Price action: The corn market was on the defensive throughout today with futures closing roughly 4 to 6 cents lower through the May 2015 contract. Futures closed near their lows for the day. Funds sold 7,000 contracts (35 million bu.) of corn today.
Fundamental outlook: Corn futures were under pressure today from a stronger U.S. dollar index and news corn-producing areas of Brazil had received timely rains. The precipitation news had traders talking of a larger-than-expected final harvest from Brazil. The market also opened weaker on news China had rejected a shipload of dried distillers grains (DDGs). This came as somewhat of a surprise as there was talk last week that the country was relaxing its inspections of DDGs.
Adding further negative news to the market was weekly ethanol production figures for the week ending Jan. 9. The report shows production declined 51,000 barrels per day (bpd) to 868,000 bpd. Ethanol stocks fell 60,000 barrels to 16.08 million barrels.
Technical outlook: March corn futures have retraced some of the large gains posted on Friday. The slippage is normal profit-taking after the surge and lack of followthrough on Monday. Yesterday's and today's action may be a bullish pennant formation that would project to the $4.50 area. However, there is heavy resistance at $4.35 and around $4.40 that bulls must clear to get an extended bounce. If the pennant fails, futures would be set up for a retest of contract lows.
Hedgers: 60% sold in the cash market on 2013-crop. 20% of expected 2014-crop production is sold via cash forward contract sale for harvest delivery.
Cash-only marketers: 50% sold in the cash market on 2013-crop. 20% of expected 2014-crop production is sold via cash forward contract sale for harvest delivery.
Price action: March through September soybean futures posted gains of 1 1/4 to 11 cents, with the lead-month contract leading the way. New-crop soybean futures ended around a penny lower.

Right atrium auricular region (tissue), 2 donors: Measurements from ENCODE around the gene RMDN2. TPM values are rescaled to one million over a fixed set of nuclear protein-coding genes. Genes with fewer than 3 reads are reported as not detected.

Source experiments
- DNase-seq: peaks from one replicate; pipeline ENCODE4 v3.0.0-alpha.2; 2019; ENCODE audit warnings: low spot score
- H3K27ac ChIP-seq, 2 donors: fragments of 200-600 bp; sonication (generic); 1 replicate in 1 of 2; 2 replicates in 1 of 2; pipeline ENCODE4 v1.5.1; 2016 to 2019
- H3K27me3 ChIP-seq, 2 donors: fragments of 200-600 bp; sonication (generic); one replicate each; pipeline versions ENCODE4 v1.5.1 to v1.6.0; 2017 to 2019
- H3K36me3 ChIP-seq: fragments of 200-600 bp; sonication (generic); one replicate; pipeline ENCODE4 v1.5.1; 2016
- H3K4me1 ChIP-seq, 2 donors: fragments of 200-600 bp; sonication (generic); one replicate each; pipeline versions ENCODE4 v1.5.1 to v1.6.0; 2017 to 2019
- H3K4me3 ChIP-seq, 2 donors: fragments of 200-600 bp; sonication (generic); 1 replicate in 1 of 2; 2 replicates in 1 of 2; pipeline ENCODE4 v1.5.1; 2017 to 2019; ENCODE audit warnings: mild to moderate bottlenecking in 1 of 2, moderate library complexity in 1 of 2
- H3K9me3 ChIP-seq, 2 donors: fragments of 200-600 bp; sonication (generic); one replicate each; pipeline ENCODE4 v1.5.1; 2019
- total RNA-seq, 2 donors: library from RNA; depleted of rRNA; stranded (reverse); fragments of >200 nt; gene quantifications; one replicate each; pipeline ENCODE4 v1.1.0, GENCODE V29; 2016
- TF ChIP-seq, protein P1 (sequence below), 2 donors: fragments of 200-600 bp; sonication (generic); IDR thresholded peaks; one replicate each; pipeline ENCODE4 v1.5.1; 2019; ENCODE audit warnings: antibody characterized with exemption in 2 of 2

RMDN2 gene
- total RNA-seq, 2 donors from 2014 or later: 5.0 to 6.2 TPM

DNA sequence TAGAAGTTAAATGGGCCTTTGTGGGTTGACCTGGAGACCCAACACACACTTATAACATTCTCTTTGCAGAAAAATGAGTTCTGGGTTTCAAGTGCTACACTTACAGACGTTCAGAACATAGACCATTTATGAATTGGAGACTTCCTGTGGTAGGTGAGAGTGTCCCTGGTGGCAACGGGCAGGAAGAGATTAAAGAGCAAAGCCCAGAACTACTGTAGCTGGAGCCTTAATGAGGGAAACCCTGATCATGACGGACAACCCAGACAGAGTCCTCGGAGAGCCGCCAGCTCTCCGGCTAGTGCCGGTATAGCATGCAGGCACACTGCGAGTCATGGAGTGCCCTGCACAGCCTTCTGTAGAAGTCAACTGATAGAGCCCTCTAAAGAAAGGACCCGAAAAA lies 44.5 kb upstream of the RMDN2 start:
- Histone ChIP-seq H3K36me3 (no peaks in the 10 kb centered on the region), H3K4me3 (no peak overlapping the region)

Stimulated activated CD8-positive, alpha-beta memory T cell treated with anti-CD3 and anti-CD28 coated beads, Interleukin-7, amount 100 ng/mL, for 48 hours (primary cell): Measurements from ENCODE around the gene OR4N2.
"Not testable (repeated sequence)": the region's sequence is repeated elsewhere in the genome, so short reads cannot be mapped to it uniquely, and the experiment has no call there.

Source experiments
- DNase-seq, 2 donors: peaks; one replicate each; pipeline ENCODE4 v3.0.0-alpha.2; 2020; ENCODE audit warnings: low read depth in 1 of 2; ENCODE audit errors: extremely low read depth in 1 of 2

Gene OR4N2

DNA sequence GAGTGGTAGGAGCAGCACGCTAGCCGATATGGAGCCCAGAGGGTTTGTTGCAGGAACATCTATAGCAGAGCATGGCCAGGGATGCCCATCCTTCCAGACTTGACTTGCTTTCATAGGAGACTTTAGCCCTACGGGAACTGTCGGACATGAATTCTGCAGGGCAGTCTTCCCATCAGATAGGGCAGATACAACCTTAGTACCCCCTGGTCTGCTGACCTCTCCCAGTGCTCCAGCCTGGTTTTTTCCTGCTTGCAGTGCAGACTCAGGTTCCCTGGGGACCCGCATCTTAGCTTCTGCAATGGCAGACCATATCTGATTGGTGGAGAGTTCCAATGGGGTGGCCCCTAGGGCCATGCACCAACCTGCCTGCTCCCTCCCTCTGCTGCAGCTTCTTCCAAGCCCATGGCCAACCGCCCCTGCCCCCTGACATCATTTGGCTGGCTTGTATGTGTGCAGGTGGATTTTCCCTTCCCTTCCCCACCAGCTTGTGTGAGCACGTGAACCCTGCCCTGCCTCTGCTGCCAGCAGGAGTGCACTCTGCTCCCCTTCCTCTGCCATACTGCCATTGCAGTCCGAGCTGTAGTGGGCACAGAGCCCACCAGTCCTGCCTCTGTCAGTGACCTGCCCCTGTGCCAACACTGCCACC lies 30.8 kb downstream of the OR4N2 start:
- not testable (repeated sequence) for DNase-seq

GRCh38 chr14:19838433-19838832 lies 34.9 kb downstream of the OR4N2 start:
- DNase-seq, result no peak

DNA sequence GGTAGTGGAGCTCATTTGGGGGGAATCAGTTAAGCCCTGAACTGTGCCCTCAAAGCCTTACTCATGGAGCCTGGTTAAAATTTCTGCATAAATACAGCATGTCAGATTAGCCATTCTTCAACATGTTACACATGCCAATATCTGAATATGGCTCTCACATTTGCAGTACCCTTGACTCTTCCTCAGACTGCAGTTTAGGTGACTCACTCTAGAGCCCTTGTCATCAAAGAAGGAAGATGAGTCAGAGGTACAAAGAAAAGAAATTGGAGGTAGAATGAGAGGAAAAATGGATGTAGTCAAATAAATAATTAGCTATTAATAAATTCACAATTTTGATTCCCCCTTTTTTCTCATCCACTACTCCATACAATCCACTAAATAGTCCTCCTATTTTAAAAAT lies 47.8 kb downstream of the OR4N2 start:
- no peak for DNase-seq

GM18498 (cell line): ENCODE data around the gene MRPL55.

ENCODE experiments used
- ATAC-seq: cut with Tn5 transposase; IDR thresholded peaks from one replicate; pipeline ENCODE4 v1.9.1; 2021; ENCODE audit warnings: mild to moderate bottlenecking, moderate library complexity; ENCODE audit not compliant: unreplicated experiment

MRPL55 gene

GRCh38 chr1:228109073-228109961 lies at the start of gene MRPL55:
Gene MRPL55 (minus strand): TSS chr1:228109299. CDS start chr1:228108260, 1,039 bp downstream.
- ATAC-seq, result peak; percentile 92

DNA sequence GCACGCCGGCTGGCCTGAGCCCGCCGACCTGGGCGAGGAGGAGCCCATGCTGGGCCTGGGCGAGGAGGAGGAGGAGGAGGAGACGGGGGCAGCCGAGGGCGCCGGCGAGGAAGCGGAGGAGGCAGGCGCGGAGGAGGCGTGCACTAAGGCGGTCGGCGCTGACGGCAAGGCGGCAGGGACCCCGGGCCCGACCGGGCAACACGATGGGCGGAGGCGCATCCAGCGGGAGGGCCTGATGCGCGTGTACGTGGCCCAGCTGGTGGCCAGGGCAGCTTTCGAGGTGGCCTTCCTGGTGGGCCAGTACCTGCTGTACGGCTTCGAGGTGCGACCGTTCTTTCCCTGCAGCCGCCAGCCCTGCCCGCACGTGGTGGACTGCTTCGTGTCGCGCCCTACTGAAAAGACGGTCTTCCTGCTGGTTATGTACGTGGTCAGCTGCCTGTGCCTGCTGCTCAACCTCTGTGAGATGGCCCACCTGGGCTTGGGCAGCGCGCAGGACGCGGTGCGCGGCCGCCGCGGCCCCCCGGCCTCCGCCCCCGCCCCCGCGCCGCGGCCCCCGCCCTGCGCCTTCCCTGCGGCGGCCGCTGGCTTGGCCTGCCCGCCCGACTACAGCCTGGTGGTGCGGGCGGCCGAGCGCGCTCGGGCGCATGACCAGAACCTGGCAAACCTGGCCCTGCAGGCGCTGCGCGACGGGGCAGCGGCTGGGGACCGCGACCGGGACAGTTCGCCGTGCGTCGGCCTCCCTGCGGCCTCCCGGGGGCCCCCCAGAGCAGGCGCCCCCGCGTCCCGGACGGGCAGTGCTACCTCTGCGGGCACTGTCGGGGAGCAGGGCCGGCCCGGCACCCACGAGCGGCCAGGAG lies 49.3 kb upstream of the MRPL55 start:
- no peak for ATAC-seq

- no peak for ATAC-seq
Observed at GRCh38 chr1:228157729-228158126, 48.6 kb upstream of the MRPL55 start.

Fundamental outlook: Bull spreading was seen in the soybean market again today as traders continue to factor in bullish old-crop fundamentals against a bearish longer-term outlook. Old-crop futures were supported by strong demand news as NOPA crush came in stronger than expected at a record 165.384 million bu., which was up 3.3% from November and 3.4% greater than year-ago. So, in addition to aggressive Chinese purchases of old-crop U.S. soybeans, domestic demand is also strong.
New-crop futures were pressured by the coming record Brazilian crop and expectations for a sharp increase in U.S. planted soybean acres this year. This overshadowed building dryness in areas of Argentina that have caused some private crop forecasters to lower their Argentine crop estimates and news that China bought 106,000 MT of U.S. soybeans for 2014-15 delivery.
Technical outlook: March soybean futures are nearing the top of the extended, choppy range, but must push above the December high at $13.39 1/4 to trigger active chart-based buying. Clearing that level would open the upside to the September high at $13.77 3/4. Failure to clear the December high would point the contract back toward the lower end of the range.